Autism is an “ISM” like racism and sexism.
By Candyce Estave
When you see an “ISM,” you know that a group of people is going to be marginalized and that the persons in the group will be treated in a way that does not respect their value.
Nobody celebrates sexism. Nobody celebrates racism. Why should we celebrate autism, where children and adults are suffering, vulnerable, and are left begging for equal services and respect?
How are children with autism denied equal services and respect?
Continue reading The Politics of Autism Awareness…
Let’s get packing!
By Candyce Estave
It was just a few years ago that I started attending the AutismOne Conferences.
I was up to my ears in vaccine-induced autism. Our co-pays for my son’s therapies were high. I was dirt poor, often having to choose between bills and therapies the pediatricians or schools recommend for children like my son. I knew I needed more education on how my son’s diagnosis of autism affected him individually. I felt overwhelmed by the IEP process, fighting to get his needs met, and the emotional trauma of the grieving process I experienced after seeing my boy clearly regress into “autism.”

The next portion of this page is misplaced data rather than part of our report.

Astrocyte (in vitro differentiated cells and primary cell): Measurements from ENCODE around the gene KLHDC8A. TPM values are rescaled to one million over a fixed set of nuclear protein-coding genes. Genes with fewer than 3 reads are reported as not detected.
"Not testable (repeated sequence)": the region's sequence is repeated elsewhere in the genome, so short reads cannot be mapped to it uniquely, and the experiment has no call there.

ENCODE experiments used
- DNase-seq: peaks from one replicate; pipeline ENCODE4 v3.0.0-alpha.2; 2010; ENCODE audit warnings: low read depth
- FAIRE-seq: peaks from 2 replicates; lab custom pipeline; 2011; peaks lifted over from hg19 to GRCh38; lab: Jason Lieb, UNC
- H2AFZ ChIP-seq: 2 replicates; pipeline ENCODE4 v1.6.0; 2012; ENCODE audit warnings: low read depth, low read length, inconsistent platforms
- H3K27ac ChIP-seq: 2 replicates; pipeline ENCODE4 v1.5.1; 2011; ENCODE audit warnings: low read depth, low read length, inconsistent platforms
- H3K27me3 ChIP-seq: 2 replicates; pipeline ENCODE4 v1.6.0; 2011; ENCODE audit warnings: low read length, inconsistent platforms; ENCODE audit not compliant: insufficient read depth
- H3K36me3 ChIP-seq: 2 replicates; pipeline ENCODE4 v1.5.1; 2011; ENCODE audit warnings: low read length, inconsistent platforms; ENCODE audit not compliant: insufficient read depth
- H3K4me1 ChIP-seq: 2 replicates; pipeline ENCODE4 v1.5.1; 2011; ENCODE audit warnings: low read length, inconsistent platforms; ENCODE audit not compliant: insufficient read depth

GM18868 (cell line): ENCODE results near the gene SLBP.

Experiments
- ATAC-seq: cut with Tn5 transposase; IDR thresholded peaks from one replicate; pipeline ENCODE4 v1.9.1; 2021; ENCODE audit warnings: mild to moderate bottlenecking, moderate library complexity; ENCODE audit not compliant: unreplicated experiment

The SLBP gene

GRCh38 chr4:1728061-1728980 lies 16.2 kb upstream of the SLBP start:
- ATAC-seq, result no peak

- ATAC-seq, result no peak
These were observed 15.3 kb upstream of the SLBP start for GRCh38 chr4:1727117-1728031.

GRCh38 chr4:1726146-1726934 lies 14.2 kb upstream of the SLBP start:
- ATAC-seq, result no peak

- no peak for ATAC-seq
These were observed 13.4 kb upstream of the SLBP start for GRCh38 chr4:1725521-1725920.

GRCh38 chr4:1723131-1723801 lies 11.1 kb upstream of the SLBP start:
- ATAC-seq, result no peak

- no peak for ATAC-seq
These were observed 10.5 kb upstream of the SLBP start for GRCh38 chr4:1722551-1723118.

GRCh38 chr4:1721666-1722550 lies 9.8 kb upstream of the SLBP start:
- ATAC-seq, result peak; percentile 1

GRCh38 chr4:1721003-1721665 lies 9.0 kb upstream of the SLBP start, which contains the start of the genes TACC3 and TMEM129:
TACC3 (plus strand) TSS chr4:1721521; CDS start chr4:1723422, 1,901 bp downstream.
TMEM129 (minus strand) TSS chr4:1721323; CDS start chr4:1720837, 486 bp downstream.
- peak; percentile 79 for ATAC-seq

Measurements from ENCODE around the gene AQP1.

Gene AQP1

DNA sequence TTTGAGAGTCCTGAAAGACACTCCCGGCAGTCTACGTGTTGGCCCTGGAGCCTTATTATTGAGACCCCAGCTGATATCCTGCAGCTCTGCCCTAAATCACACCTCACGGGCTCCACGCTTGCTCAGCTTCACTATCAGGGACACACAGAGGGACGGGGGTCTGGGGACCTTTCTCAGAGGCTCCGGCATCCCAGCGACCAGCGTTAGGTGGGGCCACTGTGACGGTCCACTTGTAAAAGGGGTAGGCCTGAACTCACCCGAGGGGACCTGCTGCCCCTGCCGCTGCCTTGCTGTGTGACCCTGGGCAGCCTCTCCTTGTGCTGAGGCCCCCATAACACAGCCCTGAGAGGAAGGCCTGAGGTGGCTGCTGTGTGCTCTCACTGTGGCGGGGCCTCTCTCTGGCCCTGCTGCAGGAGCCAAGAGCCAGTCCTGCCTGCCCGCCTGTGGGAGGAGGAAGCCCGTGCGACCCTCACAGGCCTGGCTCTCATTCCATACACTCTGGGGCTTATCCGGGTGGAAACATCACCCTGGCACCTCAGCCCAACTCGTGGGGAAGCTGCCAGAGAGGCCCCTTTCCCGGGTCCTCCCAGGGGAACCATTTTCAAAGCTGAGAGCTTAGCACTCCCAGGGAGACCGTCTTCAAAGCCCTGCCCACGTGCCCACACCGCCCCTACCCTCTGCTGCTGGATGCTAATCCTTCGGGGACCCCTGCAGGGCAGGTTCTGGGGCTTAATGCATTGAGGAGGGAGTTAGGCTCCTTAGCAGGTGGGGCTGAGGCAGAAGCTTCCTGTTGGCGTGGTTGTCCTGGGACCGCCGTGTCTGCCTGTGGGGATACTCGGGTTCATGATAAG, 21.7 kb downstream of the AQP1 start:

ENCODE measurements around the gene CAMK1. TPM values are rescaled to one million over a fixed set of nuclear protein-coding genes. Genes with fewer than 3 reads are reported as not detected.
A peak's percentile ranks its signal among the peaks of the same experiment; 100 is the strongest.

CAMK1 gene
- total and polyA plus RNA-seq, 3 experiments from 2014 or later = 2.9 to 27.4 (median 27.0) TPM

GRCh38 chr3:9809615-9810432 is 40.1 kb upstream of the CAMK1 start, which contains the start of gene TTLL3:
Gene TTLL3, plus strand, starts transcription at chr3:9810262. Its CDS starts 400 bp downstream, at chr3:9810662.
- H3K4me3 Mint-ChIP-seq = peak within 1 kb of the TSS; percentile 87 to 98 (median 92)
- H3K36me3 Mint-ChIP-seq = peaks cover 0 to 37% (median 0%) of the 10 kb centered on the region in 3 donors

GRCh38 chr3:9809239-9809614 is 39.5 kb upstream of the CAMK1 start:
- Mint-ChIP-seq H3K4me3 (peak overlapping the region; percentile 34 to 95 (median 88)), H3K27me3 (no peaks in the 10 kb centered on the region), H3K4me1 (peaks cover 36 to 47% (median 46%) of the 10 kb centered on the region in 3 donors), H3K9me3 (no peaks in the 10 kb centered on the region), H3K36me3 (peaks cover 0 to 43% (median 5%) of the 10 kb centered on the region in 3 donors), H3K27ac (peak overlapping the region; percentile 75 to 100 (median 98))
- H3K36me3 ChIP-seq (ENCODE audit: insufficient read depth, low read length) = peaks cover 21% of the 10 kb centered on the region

Every parent who saw what I saw experienced the same turmoil: the future of their beloved child would not be one of celebrations.
We were told by “experts” that our boy might never talk, be toilet trained, or have a productive life. Worse, we were virtually told that there was nothing we could do…that the prognosis was grim, lifelong, and forever. Our dreams were crushed. The kid we knew was gone. We were depressed to say the least. I was financially tapped and emotionally devastated.
Fortunately, and unlike the situation with so many other families, I have a supportive sibling. I called my brother because I knew he had sky miles. I asked if he could get me to the AutismOne Conference in Chicago so that I could learn how to better help my son. My brother so kindly arranged my flight, got me a hotel room, and helped with meals. He told me I needed to go and that I should arrange for childcare. I couldn’t afford registration, so I called AutismOne and was given a free pass.
I was gladly anticipating meeting Facebook friends there. Other educated parents are a fantastic resource for help. At the conference hotel, I settled into my room and headed across the courtyard to registration. I was like a fish out of water. I hadn’t been away from my children in years and felt socially inept. But it didn’t take long to realize that many parents were coming from the same place I was coming from.
Suddenly I was in a warm, friendly, place…
Continue reading The AutismOne 2017 Conference is May 24-28!!!